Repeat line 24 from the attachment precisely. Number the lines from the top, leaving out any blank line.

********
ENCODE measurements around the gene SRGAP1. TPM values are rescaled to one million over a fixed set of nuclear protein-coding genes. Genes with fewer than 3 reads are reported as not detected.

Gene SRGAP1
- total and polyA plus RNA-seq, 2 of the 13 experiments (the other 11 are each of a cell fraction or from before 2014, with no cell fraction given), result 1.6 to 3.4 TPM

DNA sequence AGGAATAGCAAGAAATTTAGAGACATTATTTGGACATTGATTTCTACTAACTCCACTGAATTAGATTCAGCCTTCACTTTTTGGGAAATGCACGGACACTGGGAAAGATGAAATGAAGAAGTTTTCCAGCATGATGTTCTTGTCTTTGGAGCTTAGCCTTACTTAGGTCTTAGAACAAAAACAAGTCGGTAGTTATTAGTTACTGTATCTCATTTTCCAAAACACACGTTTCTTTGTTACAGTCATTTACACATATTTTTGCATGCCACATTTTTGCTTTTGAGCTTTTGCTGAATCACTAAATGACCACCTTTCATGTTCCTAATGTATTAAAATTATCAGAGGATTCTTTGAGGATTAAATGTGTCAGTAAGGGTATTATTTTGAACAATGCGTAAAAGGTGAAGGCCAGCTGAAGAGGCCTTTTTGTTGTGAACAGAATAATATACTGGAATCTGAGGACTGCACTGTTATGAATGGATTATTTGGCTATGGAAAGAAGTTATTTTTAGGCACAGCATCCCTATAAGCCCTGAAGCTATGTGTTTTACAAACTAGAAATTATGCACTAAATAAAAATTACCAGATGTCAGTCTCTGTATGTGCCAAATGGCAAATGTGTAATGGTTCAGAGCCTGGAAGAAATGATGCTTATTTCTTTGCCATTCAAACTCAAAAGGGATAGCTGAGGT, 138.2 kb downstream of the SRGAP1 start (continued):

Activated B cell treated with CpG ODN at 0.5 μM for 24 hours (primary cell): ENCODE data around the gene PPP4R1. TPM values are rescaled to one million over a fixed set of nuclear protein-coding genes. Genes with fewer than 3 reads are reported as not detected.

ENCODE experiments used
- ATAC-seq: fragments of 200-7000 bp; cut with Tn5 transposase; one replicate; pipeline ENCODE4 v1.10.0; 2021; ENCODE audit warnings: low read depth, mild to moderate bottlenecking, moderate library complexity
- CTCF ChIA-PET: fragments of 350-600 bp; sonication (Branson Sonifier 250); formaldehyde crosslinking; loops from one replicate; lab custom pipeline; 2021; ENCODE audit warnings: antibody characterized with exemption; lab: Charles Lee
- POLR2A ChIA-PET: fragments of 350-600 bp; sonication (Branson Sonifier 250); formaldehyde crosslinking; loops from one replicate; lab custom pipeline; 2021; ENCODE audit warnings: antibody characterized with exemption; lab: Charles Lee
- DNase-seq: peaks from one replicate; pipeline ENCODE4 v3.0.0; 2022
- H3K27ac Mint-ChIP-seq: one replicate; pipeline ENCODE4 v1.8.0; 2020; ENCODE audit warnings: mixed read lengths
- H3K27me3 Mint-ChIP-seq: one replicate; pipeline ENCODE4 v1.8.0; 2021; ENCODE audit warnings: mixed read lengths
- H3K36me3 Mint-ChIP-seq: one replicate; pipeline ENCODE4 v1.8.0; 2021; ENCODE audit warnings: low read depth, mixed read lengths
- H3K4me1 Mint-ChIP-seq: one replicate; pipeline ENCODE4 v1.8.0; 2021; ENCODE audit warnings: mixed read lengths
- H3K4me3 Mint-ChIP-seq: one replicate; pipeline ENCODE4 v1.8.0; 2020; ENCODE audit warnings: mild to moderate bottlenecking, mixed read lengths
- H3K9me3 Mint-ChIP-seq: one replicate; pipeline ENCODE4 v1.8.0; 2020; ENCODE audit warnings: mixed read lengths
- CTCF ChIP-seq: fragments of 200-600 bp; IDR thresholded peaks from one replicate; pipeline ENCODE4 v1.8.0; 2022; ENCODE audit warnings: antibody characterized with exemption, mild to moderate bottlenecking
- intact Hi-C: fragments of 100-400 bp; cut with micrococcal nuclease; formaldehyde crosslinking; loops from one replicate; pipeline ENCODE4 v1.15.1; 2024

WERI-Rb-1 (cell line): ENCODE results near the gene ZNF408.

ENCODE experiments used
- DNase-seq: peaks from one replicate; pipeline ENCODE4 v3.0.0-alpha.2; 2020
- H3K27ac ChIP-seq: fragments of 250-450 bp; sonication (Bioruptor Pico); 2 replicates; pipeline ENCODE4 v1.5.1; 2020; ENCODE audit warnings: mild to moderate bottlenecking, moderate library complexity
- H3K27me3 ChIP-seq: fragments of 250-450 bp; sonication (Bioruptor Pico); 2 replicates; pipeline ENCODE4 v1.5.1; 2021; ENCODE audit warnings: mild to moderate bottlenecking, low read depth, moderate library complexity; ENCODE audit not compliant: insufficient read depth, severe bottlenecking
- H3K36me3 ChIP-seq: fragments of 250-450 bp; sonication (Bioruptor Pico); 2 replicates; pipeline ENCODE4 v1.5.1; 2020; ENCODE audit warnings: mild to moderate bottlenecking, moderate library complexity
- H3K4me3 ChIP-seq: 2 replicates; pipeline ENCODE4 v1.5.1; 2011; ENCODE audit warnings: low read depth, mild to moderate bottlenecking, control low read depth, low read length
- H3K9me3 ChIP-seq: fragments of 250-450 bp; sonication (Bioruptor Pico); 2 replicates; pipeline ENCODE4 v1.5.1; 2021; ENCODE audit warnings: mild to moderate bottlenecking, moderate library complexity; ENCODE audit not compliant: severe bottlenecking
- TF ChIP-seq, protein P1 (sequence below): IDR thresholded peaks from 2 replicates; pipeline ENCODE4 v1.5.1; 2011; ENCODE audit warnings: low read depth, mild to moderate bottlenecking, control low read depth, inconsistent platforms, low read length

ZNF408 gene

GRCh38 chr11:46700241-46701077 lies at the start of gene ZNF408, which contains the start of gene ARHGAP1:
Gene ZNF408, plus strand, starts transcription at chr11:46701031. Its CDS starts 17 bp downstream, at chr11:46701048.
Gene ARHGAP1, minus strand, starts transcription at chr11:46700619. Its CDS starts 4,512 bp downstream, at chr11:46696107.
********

- H3K36me3 ChIP-seq: fragments of 250-450 bp; sonication (Bioruptor Pico); 2 replicates; pipeline ENCODE4 v1.5.1; 2020; ENCODE audit warnings: mild to moderate bottlenecking, moderate library complexity